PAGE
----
Nihilistic, visceral, the ultimate sensual escape.
Live at the Princess Theatre, Brisbane. June 1994.
Seeking escape from the reality that at 24 years old I was staring down the loss of every material thing in my world, the shrapnel coin was all gone and the rent was in arrears. Broke, except for two door spots at that night’s gig and enough crumbs of bush weed for a skinny joint for one, maybe two.
Tomorrow was reality and there was no reason not to take a risk.
I had watched the wiry, blonde, blue-eyed sword swallower busking in the Queen St Mall. I wanted that French-Canadian boy. Waiting until the end of his street show I asked him if he wanted to come to a gig that night in lieu of any coins in his hat. A direct gaze answered, I will come.
Sexual freedom, impulsivity and physical movement were all that mattered.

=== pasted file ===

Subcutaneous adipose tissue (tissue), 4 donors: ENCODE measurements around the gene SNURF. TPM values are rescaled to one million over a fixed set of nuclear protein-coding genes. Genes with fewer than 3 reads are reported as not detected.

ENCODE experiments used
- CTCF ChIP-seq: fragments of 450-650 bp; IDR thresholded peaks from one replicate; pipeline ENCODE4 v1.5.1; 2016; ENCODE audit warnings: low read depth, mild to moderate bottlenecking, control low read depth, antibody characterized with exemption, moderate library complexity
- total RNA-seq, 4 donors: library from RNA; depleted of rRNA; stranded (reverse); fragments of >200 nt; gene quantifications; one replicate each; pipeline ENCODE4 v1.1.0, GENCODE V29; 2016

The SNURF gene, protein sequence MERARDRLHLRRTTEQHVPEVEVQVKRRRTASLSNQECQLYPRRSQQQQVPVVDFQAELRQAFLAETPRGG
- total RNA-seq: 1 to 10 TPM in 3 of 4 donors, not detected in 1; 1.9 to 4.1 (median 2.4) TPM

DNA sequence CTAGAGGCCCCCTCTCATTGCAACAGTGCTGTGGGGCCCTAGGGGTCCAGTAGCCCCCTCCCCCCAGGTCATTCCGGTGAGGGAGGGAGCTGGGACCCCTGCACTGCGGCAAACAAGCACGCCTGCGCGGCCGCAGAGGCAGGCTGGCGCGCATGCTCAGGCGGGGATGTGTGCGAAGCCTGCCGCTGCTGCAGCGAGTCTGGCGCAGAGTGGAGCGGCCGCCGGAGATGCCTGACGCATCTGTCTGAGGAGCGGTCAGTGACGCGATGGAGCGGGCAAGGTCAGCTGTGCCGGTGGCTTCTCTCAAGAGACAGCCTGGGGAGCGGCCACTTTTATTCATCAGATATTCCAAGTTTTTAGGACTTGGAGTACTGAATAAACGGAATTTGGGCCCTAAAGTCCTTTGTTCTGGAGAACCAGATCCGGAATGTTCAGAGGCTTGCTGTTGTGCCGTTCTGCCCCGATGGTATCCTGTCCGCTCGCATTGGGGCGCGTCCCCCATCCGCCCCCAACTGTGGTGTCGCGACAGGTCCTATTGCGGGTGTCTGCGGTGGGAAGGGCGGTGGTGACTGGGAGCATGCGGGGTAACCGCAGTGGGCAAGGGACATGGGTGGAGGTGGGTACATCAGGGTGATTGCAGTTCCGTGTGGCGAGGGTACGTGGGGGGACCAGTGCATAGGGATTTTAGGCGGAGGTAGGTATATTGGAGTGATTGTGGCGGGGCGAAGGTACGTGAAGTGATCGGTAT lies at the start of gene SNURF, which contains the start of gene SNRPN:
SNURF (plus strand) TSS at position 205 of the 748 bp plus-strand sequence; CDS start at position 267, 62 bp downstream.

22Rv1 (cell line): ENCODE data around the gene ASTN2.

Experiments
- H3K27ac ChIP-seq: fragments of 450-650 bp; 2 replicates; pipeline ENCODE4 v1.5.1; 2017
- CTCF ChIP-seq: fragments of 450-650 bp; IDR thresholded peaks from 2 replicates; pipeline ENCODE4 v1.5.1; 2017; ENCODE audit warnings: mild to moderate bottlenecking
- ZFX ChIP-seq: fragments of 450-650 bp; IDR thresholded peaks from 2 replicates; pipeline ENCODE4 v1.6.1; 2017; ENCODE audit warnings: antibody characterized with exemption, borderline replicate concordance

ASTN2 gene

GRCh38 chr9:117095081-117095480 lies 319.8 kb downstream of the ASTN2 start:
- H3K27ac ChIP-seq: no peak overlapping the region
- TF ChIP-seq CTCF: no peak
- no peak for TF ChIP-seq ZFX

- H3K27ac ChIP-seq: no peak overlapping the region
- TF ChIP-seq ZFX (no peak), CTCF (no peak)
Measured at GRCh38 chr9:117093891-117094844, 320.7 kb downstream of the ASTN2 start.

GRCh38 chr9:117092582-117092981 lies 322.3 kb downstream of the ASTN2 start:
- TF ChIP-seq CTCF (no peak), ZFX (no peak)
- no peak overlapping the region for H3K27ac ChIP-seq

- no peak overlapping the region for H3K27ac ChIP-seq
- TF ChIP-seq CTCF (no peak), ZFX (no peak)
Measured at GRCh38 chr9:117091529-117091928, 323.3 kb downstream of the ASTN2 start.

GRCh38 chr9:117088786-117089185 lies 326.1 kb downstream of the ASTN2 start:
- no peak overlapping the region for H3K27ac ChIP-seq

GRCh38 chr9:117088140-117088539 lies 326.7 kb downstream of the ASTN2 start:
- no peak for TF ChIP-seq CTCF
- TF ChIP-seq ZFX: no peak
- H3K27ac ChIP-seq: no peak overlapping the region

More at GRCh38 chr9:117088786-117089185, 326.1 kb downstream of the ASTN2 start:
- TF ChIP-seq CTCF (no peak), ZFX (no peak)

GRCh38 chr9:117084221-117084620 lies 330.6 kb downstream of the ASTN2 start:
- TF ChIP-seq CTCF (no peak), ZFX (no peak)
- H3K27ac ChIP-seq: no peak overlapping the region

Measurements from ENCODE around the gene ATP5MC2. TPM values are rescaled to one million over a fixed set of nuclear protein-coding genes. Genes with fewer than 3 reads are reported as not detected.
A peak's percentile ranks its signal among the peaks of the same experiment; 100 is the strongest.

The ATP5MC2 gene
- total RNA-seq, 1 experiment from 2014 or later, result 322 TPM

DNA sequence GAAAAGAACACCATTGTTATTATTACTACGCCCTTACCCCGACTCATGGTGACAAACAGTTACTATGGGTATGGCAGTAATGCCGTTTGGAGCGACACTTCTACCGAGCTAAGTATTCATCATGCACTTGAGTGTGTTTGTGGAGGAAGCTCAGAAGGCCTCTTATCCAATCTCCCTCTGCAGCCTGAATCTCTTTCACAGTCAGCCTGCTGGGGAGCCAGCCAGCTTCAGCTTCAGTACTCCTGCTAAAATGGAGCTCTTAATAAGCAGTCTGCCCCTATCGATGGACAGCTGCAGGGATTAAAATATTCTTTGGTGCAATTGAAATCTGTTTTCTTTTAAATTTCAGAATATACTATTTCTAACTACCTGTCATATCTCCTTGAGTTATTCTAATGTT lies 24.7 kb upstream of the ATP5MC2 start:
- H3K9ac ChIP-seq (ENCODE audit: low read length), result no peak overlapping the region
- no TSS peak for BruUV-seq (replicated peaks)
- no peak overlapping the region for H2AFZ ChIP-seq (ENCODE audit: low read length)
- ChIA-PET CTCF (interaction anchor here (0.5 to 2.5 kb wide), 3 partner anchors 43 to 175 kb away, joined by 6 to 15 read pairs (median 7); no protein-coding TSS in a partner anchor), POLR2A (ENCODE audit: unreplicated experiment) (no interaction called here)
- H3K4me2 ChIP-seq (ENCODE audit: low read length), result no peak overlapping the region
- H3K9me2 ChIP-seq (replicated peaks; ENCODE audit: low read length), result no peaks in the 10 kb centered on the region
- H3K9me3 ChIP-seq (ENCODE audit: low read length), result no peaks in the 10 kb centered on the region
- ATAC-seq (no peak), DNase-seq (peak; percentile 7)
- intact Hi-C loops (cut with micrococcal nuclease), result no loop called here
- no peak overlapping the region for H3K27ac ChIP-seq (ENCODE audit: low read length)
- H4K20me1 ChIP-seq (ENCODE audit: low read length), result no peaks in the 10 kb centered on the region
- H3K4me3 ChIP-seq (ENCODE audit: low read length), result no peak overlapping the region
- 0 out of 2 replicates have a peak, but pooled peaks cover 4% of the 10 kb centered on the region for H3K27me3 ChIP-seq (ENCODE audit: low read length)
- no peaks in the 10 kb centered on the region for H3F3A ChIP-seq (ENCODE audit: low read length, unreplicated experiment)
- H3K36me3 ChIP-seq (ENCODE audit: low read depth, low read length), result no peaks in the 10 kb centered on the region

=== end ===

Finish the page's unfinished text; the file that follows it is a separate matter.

Neither of us knew each other nor the music we were to witness. Seated in the second row, stage right, eyes glazed and bathed in warm analogue lights we were presented with a prowling, menacing, dangerous, sweaty beast of a man playing the violin. The Violin. Warren Ellis was animalistic in his performance and alongside Mick Turner (bass) and Jim White (drums) the trio’s wall of sound violated every cavity in my body. Everything in me and around me vibrated, radiating from Ellis’ boots repeatedly hitting the wooden floorboards of the century-old stage. The 45-minute set, comprised their recently released debut album Dirty Three, was one long instrumental epic that peaked in a crescendo of chaos that was the undoing of me. The rush was intense — the physical, emotional and sexual power of live amplified music delivered a first time high like no other and I was hooked. Until dawn the carnal suspended our reality. I cannot remember his name, I cannot remember the tomorrow.
I have been chasing that exquisite high at every subsequent gig, for decades.